St Basil the Great, or Basil of Caesarea, was one of the three men known as the Cappadocian Fathers. The others are his younger brother, St Gregory of Nyssa, and St Gregory Nazianzen. They were active after the Council of Nicaea, working to formulate Trinitarian doctrine precisely and, in particular, to pin down the meaning and role of the least humanly comprehensible member of the Trinity, the Holy Spirit. Basil was the leader and organizer; Gregory of Nazianzus was the thinker, the orator, the poet, pushed into administrative and episcopal roles by circumstances and by Basil; and Gregory of Nyssa, Basil’s brother, although not a great stylist, was the most gifted of the three as a philosopher and theologian. Together, the Cappadocian Fathers hammered out the doctrine of the Trinity like blacksmiths forging a piece of metal by hammer-blows into its perfect, destined shape. They were champions – and successful champions – of orthodoxy against Arianism, a battle that had to be conducted as much on the worldly and political plane as on the philosophical and theological one.
In addition to his role in doctrinal development, Basil is also the father of Eastern monasticism. He moderated the heroic ascetic practices that were characteristic of earlier monastic life, to the point where they could be part of a life in which work, prayer and ascetic practices could be in harmonious balance. Knowledge of Basil’s work and Rule spread to the West and was an influence on the founding work of St Benedict.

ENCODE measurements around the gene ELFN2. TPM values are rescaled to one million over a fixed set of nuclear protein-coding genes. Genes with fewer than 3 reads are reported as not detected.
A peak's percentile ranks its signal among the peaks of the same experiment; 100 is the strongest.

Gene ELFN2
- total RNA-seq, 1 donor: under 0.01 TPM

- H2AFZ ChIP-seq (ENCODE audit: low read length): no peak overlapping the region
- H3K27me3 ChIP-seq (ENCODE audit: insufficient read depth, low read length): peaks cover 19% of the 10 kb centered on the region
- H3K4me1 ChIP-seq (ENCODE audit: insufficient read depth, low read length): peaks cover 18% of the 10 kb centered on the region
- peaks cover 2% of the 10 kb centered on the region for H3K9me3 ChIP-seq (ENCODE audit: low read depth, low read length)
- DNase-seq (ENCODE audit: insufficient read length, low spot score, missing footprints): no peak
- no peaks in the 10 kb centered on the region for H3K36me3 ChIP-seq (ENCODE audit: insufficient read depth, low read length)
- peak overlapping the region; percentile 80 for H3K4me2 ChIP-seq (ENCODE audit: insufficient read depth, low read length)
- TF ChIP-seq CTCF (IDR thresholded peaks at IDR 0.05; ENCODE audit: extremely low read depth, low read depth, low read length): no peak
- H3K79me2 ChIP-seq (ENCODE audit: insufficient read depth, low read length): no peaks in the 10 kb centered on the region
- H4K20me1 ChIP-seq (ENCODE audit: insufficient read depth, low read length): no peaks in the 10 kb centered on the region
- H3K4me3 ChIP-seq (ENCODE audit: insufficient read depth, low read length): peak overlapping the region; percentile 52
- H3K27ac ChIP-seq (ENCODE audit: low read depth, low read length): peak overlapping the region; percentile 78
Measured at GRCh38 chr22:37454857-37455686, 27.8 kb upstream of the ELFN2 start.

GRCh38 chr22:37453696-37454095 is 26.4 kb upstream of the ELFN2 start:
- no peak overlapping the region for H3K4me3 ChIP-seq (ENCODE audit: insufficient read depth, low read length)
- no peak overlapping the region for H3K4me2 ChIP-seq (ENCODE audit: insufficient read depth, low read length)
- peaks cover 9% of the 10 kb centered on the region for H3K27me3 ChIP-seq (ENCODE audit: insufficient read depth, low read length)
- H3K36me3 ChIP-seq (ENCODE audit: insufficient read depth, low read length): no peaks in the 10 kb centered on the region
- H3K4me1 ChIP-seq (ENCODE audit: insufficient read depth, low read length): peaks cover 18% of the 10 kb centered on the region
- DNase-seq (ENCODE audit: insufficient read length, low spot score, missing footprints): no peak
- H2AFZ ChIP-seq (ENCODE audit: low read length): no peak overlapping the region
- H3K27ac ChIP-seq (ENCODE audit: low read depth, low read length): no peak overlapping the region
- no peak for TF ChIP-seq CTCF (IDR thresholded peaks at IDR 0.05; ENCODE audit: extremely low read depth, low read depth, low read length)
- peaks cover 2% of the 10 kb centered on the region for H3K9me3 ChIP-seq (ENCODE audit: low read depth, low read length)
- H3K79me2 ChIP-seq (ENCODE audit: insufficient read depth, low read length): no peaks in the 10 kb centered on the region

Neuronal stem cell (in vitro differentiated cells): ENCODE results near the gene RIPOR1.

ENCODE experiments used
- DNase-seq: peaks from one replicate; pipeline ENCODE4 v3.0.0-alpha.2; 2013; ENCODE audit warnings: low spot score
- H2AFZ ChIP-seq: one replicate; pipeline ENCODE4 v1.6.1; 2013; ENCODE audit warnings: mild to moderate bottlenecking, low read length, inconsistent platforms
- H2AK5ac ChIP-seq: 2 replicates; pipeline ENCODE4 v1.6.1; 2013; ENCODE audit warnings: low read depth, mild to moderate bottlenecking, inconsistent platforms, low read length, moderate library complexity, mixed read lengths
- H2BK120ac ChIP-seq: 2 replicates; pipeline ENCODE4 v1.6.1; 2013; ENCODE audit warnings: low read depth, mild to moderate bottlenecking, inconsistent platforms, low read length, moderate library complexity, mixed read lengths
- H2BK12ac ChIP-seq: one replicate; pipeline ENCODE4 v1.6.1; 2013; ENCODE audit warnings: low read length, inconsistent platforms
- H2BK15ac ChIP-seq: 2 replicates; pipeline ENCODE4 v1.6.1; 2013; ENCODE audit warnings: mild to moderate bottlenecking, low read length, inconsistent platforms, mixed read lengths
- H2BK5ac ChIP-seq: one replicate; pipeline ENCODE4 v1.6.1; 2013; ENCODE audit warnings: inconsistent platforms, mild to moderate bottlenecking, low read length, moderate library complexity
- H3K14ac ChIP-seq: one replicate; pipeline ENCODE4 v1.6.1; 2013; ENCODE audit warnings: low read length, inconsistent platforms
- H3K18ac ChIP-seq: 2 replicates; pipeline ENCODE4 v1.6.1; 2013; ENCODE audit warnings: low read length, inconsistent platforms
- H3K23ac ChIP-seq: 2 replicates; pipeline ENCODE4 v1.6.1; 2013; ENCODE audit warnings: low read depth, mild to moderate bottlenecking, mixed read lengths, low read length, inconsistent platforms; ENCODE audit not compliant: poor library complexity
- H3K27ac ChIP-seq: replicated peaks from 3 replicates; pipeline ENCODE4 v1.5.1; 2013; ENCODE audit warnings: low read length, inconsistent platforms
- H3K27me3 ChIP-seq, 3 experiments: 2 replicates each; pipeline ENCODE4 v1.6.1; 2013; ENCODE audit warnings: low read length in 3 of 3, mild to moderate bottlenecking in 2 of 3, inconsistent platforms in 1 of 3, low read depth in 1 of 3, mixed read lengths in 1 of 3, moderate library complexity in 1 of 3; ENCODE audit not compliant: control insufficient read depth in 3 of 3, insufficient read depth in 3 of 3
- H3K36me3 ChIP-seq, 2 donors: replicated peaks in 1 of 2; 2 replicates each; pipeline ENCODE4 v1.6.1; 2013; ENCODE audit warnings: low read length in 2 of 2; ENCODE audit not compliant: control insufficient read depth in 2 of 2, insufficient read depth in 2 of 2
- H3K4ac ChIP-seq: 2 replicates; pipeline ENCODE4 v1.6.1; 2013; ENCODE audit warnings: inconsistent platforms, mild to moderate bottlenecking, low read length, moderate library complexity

The works of Basil that appear in the Second Readings are mostly from his works on the Holy Spirit, but there are also extracts from his monastic Rule.
Liturgical colour: white
White is the colour of heaven. Liturgically, it is used to celebrate feasts of the Lord; Christmas and Easter, the great seasons of the Lord; and the saints. Not that you will always see white in church, because if something more splendid, such as gold, is available, that can and should be used instead. We are, after all, celebrating.
In the earliest centuries all vestments were white – the white of baptismal purity and of the robes worn by the armies of the redeemed in the Apocalypse, washed white in the blood of the Lamb. As the Church grew secure enough to be able to plan her liturgy, she began to use colour so that our sense of sight could deepen our experience of the mysteries of salvation, just as incense recruits our sense of smell and music that of hearing. Over the centuries various schemes of colour for feasts and seasons were worked out, and it is only as late as the 19th century that they were harmonized into their present form.
|Mid-morning reading (Terce)||(Apocalypse 1:17-18) ©|
I saw the Son of Man, and he said to me, ‘Have no fear! I am the First and the Last. I was dead and now I am to live for ever and ever, and I hold the keys of death and of the underworld.’
|Noon reading (Sext)||Colossians 2:9,12 ©|
In Christ lives the fullness of divinity, and in him you too find your own fulfilment. You have been buried with him, when you were baptised; and by baptism, too, you have been raised up with him through your belief in the power of God who raised him from the dead.
|Afternoon reading (None)||2 Timothy 2:8,11 ©|
Remember the Good News that I carry, ‘Jesus Christ risen from the dead, sprung from the race of David’. Here is a saying that you can rely on: ‘If we have died with him, then we shall live with him.’